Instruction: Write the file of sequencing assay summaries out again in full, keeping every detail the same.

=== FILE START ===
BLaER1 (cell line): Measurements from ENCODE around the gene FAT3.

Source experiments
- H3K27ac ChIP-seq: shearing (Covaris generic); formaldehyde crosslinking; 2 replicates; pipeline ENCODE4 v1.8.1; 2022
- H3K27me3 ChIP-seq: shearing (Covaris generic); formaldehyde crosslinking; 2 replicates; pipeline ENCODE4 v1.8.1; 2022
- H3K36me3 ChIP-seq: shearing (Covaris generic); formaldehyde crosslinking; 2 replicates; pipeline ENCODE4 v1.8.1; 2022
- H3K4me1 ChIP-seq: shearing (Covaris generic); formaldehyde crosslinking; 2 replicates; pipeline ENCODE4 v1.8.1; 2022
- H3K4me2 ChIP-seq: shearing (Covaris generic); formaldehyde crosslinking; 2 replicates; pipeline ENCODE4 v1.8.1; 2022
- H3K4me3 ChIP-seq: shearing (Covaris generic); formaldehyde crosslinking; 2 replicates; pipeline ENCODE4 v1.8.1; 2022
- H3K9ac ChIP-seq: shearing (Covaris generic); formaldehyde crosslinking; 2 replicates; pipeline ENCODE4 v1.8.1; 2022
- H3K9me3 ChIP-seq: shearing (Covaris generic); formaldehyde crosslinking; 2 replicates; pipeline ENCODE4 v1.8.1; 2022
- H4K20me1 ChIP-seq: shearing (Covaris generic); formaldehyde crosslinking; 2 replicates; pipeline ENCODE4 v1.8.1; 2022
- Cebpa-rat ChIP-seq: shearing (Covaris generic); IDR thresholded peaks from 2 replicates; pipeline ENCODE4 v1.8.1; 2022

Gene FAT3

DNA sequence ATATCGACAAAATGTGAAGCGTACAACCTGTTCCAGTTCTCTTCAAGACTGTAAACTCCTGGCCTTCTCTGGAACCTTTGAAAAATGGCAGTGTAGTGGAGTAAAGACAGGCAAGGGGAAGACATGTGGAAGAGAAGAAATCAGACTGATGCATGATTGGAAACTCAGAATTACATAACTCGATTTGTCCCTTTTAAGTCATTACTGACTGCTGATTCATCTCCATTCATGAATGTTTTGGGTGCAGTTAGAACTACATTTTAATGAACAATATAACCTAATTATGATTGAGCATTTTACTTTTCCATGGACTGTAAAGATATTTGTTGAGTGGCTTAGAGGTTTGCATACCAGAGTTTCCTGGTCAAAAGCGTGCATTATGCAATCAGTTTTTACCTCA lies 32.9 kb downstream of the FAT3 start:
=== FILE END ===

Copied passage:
BLaER1 (cell line): Measurements from ENCODE around the gene FAT3.

Source experiments
- H3K27ac ChIP-seq: shearing (Covaris generic); formaldehyde crosslinking; 2 replicates; pipeline ENCODE4 v1.8.1; 2022
- H3K27me3 ChIP-seq: shearing (Covaris generic); formaldehyde crosslinking; 2 replicates; pipeline ENCODE4 v1.8.1; 2022
- H3K36me3 ChIP-seq: shearing (Covaris generic); formaldehyde crosslinking; 2 replicates; pipeline ENCODE4 v1.8.1; 2022
- H3K4me1 ChIP-seq: shearing (Covaris generic); formaldehyde crosslinking; 2 replicates; pipeline ENCODE4 v1.8.1; 2022
- H3K4me2 ChIP-seq: shearing (Covaris generic); formaldehyde crosslinking; 2 replicates; pipeline ENCODE4 v1.8.1; 2022
- H3K4me3 ChIP-seq: shearing (Covaris generic); formaldehyde crosslinking; 2 replicates; pipeline ENCODE4 v1.8.1; 2022
- H3K9ac ChIP-seq: shearing (Covaris generic); formaldehyde crosslinking; 2 replicates; pipeline ENCODE4 v1.8.1; 2022
- H3K9me3 ChIP-seq: shearing (Covaris generic); formaldehyde crosslinking; 2 replicates; pipeline ENCODE4 v1.8.1; 2022
- H4K20me1 ChIP-seq: shearing (Covaris generic); formaldehyde crosslinking; 2 replicates; pipeline ENCODE4 v1.8.1; 2022
- Cebpa-rat ChIP-seq: shearing (Covaris generic); IDR thresholded peaks from 2 replicates; pipeline ENCODE4 v1.8.1; 2022

Gene FAT3

DNA sequence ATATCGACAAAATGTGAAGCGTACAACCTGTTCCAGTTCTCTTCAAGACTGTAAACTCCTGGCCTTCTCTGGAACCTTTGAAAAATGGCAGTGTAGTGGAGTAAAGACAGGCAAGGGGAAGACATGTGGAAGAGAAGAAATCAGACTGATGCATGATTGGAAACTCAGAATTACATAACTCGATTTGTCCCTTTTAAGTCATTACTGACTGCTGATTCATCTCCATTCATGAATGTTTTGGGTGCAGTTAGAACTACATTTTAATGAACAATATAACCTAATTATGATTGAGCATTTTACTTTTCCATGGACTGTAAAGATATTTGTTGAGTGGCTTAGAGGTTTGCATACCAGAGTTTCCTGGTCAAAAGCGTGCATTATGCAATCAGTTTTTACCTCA lies 32.9 kb downstream of the FAT3 start: